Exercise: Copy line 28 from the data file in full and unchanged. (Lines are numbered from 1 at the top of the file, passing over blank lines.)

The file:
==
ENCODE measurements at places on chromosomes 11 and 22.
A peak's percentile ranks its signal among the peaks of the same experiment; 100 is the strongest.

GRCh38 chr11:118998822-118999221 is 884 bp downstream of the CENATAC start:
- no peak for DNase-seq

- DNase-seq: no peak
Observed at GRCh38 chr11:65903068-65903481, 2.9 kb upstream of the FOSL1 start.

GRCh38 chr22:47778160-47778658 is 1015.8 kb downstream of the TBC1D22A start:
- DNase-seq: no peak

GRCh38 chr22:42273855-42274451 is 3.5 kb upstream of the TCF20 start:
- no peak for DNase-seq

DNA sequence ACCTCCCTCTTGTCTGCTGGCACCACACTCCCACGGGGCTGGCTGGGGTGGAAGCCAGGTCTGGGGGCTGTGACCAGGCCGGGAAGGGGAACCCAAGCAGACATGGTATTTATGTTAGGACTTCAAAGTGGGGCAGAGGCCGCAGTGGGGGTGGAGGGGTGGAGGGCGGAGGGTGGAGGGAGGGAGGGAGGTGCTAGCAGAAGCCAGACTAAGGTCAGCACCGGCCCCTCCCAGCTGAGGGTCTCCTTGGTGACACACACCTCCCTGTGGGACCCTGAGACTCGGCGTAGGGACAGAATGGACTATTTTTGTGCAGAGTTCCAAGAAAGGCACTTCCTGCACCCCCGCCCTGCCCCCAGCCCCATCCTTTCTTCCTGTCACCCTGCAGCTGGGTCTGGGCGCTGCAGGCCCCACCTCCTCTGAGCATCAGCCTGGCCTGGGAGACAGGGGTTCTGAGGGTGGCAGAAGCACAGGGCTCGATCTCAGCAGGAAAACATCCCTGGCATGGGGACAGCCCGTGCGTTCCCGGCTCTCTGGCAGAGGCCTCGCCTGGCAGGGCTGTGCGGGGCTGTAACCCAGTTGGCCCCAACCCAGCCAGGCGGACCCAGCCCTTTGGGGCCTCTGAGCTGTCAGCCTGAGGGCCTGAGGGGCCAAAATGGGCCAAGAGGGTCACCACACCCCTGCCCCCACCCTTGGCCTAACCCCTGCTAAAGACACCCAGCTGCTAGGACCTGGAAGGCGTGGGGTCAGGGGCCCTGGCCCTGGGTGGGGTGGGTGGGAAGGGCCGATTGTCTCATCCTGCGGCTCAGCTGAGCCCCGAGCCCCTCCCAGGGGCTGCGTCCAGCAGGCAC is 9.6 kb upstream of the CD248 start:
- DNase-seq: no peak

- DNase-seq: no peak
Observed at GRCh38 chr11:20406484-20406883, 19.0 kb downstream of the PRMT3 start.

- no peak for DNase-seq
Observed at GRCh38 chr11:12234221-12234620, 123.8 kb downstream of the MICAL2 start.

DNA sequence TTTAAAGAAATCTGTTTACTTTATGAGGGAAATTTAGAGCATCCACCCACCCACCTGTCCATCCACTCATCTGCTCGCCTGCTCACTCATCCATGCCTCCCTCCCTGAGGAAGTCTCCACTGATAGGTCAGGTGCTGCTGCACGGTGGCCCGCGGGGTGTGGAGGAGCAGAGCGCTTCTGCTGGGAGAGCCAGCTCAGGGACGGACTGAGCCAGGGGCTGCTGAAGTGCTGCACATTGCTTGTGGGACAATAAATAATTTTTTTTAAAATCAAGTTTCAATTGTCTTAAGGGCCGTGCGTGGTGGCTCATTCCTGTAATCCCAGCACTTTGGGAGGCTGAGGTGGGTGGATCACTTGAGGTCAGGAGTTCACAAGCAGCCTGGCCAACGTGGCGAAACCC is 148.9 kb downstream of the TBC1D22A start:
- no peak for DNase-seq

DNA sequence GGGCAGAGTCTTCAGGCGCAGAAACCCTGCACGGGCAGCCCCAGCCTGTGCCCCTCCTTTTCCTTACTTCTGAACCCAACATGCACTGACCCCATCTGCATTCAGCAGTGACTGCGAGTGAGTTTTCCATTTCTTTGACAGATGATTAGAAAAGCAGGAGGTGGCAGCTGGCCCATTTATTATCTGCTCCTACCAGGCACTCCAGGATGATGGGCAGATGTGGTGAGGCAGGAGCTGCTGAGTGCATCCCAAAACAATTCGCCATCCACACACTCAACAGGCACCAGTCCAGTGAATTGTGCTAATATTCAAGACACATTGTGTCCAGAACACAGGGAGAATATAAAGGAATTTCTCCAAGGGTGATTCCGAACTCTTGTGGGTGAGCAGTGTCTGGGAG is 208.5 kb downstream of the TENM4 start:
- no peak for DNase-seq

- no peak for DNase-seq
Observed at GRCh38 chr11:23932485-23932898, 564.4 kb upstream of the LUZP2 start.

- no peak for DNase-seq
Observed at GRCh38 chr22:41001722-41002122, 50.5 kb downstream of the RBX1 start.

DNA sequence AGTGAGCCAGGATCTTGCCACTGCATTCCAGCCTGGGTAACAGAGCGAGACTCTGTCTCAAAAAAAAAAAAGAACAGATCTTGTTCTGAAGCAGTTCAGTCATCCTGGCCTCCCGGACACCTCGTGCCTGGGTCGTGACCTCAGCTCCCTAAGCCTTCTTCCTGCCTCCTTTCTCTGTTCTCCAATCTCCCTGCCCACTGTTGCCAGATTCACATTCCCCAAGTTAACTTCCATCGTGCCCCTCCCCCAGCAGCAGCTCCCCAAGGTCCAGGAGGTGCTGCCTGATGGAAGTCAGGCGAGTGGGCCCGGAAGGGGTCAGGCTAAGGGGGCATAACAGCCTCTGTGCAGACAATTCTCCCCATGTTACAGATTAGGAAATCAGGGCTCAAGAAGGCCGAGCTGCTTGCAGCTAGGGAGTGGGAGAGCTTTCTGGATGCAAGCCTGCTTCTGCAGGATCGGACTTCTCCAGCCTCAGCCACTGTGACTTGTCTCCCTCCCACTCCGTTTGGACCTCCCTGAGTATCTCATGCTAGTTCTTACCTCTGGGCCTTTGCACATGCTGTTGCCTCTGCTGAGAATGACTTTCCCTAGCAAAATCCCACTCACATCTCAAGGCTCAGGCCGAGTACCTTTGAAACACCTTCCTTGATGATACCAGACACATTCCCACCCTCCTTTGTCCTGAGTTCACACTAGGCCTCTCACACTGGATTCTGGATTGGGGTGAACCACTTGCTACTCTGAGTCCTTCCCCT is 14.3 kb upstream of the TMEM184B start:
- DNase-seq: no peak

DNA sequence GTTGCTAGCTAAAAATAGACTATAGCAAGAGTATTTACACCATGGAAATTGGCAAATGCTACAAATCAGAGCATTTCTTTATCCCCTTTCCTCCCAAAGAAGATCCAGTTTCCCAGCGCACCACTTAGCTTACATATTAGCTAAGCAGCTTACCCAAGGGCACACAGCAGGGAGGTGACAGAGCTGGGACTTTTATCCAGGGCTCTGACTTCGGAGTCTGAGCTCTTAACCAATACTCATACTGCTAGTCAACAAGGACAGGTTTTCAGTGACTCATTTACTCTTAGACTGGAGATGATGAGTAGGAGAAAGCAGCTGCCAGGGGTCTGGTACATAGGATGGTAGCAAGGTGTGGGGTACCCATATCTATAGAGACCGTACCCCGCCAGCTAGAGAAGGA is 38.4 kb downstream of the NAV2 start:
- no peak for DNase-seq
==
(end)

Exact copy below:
- no peak for DNase-seq